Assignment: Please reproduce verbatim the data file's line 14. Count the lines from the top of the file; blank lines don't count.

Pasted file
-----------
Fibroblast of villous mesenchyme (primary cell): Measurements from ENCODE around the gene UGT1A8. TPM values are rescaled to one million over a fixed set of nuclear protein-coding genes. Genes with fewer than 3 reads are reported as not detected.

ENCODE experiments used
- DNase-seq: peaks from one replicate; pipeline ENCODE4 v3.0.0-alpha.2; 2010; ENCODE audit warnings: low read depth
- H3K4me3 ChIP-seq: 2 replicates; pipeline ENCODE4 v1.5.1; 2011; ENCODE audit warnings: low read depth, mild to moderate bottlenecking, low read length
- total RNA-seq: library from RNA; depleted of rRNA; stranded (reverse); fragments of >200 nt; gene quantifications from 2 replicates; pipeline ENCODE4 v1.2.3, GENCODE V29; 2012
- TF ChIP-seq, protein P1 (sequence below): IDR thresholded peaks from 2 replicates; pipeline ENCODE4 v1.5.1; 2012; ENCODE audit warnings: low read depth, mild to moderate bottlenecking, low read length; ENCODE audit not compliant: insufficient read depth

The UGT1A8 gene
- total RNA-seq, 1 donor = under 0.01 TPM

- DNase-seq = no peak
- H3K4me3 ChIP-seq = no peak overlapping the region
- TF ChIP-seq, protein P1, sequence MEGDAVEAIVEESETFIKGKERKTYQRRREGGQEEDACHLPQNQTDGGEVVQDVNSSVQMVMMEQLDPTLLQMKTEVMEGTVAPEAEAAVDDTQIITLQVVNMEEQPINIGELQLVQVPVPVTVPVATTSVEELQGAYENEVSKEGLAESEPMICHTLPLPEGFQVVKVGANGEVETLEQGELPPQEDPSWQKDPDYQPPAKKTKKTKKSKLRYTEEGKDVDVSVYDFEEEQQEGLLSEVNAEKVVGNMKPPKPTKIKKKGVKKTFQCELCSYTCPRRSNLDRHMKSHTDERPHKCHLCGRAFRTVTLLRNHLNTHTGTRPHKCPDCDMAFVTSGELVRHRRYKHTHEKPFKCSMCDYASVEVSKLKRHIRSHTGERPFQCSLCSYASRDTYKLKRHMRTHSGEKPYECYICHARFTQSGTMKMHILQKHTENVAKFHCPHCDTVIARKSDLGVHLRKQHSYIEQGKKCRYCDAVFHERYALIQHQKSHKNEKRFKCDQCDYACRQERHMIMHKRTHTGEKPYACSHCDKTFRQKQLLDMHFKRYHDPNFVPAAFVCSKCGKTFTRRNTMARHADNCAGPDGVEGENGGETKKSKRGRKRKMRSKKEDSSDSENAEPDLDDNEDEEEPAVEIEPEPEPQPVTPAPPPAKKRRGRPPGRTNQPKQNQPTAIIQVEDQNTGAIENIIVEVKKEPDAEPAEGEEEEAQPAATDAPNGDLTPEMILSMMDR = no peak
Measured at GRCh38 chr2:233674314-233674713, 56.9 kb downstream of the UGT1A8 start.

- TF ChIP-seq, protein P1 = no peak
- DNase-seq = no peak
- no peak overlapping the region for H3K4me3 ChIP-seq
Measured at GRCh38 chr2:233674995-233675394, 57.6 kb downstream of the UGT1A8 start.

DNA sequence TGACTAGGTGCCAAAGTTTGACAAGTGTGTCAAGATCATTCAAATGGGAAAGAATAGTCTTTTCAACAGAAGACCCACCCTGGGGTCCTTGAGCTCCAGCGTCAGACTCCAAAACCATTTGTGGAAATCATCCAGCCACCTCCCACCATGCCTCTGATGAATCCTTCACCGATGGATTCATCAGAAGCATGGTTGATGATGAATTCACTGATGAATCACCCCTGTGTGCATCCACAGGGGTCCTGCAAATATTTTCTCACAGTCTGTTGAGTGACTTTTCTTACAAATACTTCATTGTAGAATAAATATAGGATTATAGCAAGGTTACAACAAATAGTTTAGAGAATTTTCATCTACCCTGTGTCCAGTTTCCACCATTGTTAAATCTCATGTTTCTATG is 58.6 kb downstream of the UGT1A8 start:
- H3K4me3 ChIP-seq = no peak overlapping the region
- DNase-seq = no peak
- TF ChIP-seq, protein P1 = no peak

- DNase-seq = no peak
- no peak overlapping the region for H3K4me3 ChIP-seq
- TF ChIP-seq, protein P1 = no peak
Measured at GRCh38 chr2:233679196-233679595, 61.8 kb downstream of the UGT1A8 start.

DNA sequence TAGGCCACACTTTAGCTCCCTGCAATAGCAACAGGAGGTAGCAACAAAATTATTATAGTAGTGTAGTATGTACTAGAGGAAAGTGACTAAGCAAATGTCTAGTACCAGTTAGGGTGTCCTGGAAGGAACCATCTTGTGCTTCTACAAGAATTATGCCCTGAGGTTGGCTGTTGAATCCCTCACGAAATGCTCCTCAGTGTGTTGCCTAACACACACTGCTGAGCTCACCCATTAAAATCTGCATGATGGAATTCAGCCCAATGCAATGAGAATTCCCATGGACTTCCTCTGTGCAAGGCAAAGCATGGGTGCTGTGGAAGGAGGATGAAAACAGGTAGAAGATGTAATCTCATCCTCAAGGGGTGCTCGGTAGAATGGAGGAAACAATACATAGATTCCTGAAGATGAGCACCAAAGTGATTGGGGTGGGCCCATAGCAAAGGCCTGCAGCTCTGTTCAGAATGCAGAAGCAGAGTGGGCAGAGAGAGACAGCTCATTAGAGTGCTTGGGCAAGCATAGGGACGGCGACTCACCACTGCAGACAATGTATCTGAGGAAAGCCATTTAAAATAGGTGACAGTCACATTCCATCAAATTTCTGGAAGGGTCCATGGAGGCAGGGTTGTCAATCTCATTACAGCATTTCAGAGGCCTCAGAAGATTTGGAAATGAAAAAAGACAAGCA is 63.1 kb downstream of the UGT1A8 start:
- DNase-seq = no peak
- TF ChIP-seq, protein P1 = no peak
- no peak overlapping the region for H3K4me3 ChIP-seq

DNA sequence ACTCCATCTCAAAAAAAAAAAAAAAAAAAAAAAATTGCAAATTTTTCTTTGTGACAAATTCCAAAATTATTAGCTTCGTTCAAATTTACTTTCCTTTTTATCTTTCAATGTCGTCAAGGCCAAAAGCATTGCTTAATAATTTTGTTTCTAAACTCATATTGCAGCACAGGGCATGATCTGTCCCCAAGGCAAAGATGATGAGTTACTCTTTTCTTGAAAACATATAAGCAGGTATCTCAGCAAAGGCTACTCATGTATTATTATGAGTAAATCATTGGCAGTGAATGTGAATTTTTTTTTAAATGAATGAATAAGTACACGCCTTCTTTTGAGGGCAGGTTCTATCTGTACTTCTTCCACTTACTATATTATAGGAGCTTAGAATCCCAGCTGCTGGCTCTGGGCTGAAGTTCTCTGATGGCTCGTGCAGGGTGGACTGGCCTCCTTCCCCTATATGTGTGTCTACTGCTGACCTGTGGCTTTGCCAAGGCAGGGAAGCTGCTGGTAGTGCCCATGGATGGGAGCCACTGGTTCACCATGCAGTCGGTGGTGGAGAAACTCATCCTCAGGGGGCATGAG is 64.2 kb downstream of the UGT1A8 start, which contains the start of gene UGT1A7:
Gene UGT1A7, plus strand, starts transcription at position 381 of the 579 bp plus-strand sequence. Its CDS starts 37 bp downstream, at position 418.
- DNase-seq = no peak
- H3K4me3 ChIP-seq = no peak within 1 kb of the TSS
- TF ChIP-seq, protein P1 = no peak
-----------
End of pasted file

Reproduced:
- DNase-seq = no peak